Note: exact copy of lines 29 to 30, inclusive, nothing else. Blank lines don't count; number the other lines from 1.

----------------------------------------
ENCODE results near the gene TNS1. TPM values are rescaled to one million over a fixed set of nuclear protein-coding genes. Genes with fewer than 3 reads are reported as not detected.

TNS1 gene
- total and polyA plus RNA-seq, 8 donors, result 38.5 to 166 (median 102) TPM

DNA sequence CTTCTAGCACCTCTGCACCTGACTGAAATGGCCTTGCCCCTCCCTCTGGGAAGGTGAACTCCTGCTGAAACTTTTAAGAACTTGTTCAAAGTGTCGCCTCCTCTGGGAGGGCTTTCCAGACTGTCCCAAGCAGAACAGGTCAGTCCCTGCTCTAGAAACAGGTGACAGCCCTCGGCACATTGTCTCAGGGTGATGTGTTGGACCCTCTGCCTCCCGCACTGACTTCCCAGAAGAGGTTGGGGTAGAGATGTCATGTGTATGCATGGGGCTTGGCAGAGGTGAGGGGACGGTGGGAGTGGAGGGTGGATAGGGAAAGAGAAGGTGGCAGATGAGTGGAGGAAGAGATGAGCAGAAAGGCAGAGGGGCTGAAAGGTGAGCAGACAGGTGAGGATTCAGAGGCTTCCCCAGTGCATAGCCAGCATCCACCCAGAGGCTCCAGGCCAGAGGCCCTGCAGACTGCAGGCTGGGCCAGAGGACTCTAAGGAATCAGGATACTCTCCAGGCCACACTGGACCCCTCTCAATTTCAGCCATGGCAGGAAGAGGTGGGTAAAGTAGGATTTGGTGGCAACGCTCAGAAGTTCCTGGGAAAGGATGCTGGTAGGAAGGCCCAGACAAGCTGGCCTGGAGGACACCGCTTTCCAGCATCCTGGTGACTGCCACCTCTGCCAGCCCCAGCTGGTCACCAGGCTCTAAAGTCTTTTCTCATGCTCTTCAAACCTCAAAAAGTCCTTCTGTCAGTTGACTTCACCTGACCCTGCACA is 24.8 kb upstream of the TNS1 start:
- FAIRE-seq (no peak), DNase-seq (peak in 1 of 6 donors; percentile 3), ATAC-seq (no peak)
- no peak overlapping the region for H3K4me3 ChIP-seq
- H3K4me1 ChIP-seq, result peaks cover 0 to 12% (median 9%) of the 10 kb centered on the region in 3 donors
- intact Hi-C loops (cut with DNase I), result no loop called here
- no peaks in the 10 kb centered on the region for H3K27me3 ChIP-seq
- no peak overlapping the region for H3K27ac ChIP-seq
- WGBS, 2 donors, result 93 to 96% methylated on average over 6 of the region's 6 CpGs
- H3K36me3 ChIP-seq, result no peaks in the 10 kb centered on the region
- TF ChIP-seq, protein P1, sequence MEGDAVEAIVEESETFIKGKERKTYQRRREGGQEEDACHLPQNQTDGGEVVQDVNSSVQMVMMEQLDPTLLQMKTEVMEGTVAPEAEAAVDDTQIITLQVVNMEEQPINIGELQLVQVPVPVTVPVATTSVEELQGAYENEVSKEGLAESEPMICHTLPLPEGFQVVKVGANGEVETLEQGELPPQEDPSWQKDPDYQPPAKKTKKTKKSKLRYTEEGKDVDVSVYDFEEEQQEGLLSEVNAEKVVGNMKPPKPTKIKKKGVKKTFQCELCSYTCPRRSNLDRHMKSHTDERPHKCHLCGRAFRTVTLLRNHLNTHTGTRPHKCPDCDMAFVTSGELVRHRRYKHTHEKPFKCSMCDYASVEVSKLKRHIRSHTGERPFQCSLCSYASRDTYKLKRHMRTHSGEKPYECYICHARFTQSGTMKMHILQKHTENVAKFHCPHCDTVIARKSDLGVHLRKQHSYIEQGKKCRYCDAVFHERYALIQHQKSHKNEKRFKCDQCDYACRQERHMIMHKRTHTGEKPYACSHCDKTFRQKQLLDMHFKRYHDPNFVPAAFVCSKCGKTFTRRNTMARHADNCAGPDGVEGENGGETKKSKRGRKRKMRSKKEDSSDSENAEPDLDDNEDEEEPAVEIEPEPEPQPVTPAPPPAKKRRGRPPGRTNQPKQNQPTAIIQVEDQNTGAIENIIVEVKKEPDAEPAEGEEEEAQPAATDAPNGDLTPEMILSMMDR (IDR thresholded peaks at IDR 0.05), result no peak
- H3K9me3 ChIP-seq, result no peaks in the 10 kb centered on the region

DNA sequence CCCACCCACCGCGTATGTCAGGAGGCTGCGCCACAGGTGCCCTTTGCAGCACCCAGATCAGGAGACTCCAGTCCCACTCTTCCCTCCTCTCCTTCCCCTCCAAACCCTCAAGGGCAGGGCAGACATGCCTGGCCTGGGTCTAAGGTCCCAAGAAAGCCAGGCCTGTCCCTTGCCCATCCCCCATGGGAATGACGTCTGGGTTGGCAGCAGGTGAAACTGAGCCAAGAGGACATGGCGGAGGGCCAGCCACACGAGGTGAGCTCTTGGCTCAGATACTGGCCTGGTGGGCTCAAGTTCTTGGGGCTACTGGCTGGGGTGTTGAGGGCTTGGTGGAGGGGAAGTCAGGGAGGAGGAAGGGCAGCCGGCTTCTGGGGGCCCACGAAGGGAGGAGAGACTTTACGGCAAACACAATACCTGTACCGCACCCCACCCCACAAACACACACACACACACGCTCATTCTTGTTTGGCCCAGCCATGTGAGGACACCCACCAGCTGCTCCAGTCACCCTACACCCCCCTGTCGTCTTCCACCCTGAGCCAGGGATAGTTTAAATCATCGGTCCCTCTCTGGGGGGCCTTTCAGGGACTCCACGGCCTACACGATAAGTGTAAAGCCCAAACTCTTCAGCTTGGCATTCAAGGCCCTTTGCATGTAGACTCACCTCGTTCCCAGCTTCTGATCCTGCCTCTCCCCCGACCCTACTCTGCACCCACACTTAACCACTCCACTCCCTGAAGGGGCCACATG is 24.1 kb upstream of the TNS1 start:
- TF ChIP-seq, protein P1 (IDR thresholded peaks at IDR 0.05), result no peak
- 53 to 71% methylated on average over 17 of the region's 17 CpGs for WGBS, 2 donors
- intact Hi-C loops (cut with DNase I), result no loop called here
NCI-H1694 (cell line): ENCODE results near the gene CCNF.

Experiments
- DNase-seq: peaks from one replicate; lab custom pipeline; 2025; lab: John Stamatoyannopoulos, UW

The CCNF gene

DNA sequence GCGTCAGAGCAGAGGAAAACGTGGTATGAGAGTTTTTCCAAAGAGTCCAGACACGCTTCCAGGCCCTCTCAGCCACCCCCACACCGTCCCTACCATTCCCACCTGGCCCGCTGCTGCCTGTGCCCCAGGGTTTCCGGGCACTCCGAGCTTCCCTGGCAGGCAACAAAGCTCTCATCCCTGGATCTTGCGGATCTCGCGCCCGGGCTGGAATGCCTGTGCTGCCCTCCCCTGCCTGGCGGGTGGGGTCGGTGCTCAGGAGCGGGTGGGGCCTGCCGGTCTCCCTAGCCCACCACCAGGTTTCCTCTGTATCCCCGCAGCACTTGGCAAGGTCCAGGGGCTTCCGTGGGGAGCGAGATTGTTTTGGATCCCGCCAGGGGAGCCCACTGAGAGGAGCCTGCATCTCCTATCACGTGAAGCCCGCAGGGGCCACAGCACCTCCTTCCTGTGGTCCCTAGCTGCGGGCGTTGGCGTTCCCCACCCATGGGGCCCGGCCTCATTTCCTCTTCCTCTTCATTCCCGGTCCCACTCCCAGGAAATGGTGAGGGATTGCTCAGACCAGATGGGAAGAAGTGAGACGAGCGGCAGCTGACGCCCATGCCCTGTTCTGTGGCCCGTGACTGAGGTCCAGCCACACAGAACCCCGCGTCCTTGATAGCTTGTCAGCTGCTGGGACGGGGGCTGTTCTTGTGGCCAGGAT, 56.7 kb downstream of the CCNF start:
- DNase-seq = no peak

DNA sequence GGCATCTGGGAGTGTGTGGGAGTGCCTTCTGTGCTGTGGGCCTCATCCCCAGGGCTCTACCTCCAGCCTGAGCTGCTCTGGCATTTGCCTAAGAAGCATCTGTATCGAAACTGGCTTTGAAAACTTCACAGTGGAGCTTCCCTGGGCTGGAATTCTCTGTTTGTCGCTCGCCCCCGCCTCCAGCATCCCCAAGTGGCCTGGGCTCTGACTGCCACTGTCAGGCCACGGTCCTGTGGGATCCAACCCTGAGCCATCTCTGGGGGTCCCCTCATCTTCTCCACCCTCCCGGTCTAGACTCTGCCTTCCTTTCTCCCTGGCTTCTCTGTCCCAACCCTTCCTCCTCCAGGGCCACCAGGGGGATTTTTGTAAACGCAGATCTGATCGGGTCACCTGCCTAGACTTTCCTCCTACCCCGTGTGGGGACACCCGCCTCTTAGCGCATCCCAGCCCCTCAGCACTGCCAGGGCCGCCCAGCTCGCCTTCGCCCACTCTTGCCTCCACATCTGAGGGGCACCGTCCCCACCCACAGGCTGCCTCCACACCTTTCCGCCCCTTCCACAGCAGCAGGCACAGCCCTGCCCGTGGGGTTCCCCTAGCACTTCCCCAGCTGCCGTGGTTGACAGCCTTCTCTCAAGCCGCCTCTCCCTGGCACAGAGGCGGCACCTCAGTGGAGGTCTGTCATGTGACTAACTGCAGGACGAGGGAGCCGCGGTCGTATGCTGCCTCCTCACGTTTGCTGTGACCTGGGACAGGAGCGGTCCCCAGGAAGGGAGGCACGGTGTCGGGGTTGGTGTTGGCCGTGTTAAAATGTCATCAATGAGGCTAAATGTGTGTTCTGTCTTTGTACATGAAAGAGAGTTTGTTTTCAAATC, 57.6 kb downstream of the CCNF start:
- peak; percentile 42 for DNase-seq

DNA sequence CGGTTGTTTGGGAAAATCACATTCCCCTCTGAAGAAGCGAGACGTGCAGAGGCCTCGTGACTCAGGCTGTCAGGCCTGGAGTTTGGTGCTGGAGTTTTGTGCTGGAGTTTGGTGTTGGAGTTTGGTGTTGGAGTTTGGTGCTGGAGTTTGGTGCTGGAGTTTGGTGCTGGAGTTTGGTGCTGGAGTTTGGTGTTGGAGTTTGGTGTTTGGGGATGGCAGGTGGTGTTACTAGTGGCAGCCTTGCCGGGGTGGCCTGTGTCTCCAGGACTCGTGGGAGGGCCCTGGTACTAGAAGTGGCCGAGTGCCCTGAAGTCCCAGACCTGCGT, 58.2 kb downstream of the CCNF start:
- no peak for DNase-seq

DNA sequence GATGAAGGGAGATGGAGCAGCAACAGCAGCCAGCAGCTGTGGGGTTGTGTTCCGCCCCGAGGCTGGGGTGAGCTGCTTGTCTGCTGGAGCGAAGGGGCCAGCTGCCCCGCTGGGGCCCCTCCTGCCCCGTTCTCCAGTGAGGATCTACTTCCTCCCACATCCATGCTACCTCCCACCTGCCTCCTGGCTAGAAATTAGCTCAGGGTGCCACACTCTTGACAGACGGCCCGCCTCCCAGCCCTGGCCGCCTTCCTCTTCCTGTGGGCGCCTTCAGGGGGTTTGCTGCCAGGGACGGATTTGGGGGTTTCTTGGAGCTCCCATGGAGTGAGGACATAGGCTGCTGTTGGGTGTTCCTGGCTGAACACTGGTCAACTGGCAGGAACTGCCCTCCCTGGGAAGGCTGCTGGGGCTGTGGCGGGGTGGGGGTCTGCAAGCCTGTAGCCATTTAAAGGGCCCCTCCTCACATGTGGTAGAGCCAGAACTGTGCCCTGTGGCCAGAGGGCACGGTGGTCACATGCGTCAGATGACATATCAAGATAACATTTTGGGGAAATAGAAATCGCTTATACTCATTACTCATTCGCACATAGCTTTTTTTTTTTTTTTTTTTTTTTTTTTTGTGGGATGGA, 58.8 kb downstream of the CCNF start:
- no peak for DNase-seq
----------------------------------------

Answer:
DNA sequence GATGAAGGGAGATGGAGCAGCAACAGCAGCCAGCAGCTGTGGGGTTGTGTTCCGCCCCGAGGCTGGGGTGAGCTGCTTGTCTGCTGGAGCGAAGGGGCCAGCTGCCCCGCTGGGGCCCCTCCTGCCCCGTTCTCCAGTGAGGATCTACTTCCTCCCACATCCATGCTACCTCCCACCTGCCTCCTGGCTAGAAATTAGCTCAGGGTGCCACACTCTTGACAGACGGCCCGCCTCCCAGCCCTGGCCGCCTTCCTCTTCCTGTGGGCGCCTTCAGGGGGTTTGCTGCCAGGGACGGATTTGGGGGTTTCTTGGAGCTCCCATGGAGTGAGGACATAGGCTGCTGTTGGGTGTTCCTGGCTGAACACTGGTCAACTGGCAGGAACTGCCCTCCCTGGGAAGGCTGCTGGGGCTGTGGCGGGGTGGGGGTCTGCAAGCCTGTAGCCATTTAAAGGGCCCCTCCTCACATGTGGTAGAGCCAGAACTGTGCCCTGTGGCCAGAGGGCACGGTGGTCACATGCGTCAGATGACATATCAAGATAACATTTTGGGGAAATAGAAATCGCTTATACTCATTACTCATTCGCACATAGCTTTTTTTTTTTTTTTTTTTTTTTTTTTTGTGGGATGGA, 58.8 kb downstream of the CCNF start:
- no peak for DNase-seq